Recycling Foam and Other Household Items

Most people are familiar with paper, plastic, and glass recycling. In most large cities in the United States these materials are easily recycled. But there are lesser known options to recycle many other household items, with polystyrene foam being one which Kenneth Dart is known for. A recent court decision even overturned a foam ban in New York in favor of recycling the foam instead.

Common Household Recycling

For common household recycling of paper, plastic, and glass, there are usually two options:

  • Curbside Pick-up- items are placed by the curb, either separated by type or not, and the service picks it up.
  • Drop-off- for areas that do not have curbside pick-up, a nationwide network of drop-off locations exists. Visit Earth 911 or Recycle Nation to locate one.


Whether it is curbside pick-up or drop-off, each service will accept different types of materials so be sure to check before placing anything for recycling.

Specialty Item Recycling

While the above items are the most commonly recycled items, there are also options to recycle numerous other types of items. These include, but are not limited to:

  • Electronics (TV, computer, etc.)
  • Batteries
  • Automobile waste (tires, used oil)
  • Food waste
  • Lightbulbs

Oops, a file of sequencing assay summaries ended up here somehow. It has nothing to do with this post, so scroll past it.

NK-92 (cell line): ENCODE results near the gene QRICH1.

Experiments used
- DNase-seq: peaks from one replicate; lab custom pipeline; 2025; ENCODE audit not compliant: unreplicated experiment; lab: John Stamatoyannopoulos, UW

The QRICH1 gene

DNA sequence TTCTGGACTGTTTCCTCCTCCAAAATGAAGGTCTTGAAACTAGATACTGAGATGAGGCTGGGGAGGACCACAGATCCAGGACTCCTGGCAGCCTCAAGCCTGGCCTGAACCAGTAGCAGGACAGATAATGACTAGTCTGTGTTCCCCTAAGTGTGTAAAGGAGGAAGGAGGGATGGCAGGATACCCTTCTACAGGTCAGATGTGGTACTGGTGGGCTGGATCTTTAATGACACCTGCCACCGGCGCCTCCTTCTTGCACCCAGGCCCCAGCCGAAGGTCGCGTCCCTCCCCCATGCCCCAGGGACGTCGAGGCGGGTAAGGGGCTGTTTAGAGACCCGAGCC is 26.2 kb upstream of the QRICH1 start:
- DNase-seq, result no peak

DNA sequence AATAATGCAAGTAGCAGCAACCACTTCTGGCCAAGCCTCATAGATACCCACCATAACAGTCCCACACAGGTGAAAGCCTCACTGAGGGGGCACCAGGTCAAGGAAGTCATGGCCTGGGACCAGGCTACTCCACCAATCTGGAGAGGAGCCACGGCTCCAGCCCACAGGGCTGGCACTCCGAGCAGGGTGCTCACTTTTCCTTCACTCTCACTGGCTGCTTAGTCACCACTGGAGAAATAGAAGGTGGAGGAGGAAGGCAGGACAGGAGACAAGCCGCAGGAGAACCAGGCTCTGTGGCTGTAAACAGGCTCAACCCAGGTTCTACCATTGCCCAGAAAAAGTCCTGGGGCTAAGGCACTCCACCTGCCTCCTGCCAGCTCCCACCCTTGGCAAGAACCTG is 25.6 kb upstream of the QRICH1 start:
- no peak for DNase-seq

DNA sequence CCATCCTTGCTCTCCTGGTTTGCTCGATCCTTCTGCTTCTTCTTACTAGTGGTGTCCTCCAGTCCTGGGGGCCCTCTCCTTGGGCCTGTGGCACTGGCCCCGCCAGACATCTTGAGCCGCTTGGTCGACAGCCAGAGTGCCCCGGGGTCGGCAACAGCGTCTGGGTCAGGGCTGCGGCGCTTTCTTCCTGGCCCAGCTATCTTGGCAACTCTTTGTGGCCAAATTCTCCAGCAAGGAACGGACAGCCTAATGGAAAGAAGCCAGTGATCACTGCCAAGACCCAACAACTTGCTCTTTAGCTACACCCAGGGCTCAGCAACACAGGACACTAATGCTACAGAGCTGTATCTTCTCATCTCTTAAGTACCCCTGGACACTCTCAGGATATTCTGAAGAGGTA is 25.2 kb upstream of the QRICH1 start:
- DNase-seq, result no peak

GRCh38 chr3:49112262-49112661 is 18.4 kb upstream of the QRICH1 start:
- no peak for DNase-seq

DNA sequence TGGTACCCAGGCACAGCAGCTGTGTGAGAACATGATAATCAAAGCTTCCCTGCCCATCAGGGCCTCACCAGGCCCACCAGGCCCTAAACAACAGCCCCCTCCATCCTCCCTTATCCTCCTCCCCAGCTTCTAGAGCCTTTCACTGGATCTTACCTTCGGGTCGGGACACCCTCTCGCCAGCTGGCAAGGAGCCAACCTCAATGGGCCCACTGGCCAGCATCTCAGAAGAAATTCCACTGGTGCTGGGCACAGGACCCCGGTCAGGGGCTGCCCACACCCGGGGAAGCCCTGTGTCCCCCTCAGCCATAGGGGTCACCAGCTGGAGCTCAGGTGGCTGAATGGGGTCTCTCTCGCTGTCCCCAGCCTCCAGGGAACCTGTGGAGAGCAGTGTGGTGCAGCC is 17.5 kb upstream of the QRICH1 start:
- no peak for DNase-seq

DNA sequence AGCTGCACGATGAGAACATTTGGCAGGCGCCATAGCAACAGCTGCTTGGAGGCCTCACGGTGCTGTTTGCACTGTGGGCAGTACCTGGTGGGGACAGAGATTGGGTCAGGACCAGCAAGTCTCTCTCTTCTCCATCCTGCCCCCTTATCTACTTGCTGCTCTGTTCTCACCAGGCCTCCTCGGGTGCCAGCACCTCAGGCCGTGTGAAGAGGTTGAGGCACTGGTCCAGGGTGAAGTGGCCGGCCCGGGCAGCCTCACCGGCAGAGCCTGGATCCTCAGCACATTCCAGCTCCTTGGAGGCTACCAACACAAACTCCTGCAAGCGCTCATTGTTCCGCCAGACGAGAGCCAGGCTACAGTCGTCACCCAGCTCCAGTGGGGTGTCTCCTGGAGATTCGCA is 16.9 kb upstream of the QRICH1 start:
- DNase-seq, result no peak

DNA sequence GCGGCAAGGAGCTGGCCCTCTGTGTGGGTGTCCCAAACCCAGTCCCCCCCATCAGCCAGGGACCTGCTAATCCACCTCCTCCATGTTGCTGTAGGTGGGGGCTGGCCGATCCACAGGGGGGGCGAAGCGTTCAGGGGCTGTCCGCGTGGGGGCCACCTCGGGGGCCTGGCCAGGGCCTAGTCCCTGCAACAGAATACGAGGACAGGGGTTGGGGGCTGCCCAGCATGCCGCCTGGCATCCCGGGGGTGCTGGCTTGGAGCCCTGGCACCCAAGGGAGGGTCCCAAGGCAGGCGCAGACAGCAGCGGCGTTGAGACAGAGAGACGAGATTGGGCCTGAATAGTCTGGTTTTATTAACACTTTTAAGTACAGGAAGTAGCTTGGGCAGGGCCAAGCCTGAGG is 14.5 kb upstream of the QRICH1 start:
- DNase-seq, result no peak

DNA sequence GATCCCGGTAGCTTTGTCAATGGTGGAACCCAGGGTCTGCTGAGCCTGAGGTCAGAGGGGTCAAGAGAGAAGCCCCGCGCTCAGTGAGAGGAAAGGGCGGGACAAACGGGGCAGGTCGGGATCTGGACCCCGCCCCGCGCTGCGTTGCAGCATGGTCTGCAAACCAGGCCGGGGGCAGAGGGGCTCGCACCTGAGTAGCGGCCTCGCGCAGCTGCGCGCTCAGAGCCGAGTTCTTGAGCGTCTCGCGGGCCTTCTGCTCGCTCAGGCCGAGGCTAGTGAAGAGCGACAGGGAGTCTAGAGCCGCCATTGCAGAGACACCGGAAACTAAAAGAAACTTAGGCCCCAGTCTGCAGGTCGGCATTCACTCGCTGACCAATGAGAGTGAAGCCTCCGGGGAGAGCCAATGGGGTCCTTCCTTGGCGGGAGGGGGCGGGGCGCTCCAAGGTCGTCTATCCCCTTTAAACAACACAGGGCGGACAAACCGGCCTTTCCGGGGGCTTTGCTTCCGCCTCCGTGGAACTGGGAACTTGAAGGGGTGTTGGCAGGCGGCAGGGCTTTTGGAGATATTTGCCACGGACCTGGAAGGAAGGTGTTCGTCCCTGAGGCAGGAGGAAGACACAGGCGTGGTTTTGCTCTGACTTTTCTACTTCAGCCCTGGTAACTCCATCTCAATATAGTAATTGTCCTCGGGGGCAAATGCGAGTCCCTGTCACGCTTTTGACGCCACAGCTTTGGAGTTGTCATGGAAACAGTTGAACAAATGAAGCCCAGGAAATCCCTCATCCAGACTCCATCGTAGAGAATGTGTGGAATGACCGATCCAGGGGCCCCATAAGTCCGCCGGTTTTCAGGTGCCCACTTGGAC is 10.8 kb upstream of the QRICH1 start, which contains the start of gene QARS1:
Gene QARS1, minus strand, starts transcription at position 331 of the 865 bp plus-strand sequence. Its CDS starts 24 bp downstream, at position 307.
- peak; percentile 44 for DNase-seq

These items are not usually picked-up through curbside programs and must be dropped off somewhere. Some stores or communities may have drop-off programs, or you may search the nationwide network for a location. You can use the search function on Earth 911 or Recycle Nation’s sites.

Polystyrene Foam

This foam is a common item in most households, from food containers to packaging materials, it has varied uses. However, aside from a few local programs, it usually cannot be picked up with your regular recycling. But there is an ever-increasing array of options for recycling this type of material. These include:

  • Polystyrene Recycling Centers-there is a growing list of locations nationwide, visit EPS Industry Alliance or Foam Facts to locate one.
  • Drop-off- additional sites may accept the material, check Earth 911 or Recycle Nation for specifics
  • Mail-in locations-if you cannot find a local site, there are also various mail-in programs available. See the list here.
  • Loose fill- for packing peanuts, if you cannot reuse them, local stores, such as UPS, may accept them. Contact the Peanut Hotline at 800-828-2214 for more information.

It is estimated that 75% of household waste is recyclable, and yet it is estimated only 30% is ever recycled. As people become more knowledgeable about their options, perhaps this will increase.